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      Using Process Mining Metrics to Measure Noisy Process Fidelity


      13th International Conference on Evaluation and Assessment in Software Engineering (EASE) (EASE)

      Evaluation and Assessment in Software Engineering (EASE)

      20 - 21 April 2009

      process fidelity, empirical, multiple case study, metric, evaluation

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          Background: When teams follow a software development process they do not follow the process consistently. We need a method to measure their fidelity to that process. Objective: To evaluate Rozinat and Aalst’s metrics for process conformance to a state based model on noisy data (Rozinat and van der Aalst, 2008). Method: We instructed 14 teams that were developing a software system using Extreme Programming (XP) to record the events of their project (for example writing code, or testing). We calculated the values of the proposed metrics by comparing the data collected to a process model of XP. Results: 13 teams recoded data that we treat as a multiple case study. The fitness metric gave varying results over the teams that corresponded to the number of event types used in the correct order. The appropriateness metrics measured the same values for all teams. Conclusion: The fitness metric is useful for measuring fidelity, but the appropriateness metrics do not measure over fitting well with noisy data. In addition neither metric gave useful information about other aspects like iteration.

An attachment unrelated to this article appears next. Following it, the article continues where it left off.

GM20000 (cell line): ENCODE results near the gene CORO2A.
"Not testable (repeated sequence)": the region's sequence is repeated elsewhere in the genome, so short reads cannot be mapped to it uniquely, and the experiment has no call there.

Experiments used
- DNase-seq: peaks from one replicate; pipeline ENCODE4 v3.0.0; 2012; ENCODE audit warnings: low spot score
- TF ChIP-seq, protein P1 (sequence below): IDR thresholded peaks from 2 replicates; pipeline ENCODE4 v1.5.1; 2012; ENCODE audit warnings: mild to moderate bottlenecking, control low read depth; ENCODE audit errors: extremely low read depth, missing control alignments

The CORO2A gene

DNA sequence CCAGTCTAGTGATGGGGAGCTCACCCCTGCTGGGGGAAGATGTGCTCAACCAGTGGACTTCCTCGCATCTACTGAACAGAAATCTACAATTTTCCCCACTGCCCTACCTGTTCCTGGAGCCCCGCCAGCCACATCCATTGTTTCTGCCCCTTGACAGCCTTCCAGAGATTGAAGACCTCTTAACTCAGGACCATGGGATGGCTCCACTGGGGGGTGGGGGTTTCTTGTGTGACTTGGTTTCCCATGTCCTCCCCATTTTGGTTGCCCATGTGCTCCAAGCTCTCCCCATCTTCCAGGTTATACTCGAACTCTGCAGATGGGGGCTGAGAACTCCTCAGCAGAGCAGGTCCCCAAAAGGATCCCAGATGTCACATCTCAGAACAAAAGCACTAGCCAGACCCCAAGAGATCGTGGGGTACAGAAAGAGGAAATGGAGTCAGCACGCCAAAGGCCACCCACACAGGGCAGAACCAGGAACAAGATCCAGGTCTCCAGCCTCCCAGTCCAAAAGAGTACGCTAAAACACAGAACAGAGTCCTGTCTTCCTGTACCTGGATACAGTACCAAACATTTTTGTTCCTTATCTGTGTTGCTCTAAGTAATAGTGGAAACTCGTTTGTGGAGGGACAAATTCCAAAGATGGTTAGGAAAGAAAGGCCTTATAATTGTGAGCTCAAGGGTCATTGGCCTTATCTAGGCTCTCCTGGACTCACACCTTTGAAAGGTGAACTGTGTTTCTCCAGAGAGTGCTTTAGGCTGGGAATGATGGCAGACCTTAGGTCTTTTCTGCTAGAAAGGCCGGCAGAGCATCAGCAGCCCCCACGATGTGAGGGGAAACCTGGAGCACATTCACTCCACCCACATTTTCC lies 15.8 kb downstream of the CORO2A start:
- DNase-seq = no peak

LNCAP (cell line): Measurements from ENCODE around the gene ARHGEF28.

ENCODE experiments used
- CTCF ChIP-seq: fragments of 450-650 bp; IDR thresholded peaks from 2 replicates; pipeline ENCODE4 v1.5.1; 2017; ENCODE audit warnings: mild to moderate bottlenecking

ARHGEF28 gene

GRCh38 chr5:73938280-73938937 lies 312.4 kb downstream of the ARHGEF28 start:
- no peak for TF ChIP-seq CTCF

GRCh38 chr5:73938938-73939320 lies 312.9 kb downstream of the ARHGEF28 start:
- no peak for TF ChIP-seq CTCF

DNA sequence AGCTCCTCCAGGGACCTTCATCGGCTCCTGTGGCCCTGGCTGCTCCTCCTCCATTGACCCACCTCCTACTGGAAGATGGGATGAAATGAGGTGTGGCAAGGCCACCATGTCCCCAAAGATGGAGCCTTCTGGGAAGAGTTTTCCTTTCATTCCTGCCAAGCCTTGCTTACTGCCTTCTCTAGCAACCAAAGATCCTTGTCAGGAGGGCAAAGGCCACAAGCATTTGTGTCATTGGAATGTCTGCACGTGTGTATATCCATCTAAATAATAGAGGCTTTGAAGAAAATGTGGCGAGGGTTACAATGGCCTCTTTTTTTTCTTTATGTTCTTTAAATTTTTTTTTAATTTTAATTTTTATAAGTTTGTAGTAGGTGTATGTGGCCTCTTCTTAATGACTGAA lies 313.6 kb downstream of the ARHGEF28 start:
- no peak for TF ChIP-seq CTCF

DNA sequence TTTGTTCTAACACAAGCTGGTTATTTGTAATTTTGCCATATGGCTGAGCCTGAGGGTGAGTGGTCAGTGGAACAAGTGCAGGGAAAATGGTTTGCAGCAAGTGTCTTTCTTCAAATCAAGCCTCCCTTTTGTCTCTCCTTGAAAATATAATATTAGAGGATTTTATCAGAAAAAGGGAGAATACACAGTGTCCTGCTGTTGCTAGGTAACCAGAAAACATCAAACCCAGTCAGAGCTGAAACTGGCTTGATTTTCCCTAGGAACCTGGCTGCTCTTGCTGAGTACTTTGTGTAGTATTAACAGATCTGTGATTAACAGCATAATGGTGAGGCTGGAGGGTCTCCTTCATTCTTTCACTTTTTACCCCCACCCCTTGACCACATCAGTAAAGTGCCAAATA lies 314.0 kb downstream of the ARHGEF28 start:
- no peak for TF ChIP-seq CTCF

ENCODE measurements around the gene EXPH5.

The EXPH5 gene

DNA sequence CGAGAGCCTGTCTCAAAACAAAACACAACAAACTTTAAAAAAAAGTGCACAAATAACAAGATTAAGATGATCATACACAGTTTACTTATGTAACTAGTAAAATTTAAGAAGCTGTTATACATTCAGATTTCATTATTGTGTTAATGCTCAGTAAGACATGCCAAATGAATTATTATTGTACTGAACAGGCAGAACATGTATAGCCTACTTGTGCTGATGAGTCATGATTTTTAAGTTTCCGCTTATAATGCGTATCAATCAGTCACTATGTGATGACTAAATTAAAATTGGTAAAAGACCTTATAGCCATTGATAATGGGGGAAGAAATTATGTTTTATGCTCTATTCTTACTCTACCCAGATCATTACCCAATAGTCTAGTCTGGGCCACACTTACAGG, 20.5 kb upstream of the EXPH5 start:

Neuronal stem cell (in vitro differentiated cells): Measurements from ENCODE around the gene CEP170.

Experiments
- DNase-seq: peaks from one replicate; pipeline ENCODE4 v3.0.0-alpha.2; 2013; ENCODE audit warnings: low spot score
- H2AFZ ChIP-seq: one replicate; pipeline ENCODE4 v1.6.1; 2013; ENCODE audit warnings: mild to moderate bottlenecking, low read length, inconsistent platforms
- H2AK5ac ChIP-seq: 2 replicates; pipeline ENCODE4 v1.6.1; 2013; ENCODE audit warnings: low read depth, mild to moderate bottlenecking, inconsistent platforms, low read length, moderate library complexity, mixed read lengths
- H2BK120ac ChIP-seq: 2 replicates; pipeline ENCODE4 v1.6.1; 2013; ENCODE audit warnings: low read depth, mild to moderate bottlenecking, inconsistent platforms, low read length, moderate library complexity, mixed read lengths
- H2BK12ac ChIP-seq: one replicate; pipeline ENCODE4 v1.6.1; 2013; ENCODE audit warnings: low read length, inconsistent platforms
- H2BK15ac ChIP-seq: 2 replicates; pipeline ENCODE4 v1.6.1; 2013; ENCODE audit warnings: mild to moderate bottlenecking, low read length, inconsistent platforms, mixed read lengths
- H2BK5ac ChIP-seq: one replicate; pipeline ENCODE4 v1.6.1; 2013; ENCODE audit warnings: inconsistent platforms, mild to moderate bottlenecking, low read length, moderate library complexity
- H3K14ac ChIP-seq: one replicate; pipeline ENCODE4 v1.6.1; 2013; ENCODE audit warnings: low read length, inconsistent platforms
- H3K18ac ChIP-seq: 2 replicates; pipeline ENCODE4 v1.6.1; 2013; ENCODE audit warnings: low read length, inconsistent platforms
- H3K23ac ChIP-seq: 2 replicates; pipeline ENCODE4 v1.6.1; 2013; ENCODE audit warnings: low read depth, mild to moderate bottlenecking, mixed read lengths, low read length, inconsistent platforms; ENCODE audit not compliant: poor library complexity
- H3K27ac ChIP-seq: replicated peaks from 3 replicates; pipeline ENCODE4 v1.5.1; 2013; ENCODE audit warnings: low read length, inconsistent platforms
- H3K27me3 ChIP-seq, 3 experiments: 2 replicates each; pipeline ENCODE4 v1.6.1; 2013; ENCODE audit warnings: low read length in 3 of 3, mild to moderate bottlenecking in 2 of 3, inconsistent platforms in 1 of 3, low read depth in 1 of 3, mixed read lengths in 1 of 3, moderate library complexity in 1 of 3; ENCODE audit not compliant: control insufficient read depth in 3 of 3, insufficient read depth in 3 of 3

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          Author and article information

          April 2009
          April 2009
          : 1-4
          Department of Computer Science, University of Sheffield, Regent Court, 211 Portobello, Sheffield S1 4DP
          © Chris Thomson et al. Published by BCS Learning and Development Ltd. 13th International Conference on Evaluation and Assessment in Software Engineering (EASE), Durham University, UK

          This work is licensed under a Creative Commons Attribution 4.0 Unported License. To view a copy of this license, visit

          13th International Conference on Evaluation and Assessment in Software Engineering (EASE)
          Durham University, UK
          20 - 21 April 2009
          Electronic Workshops in Computing (eWiC)
          Evaluation and Assessment in Software Engineering (EASE)
          Product Information: 1477-9358 BCS Learning & Development
          Self URI (journal page):
          Electronic Workshops in Computing


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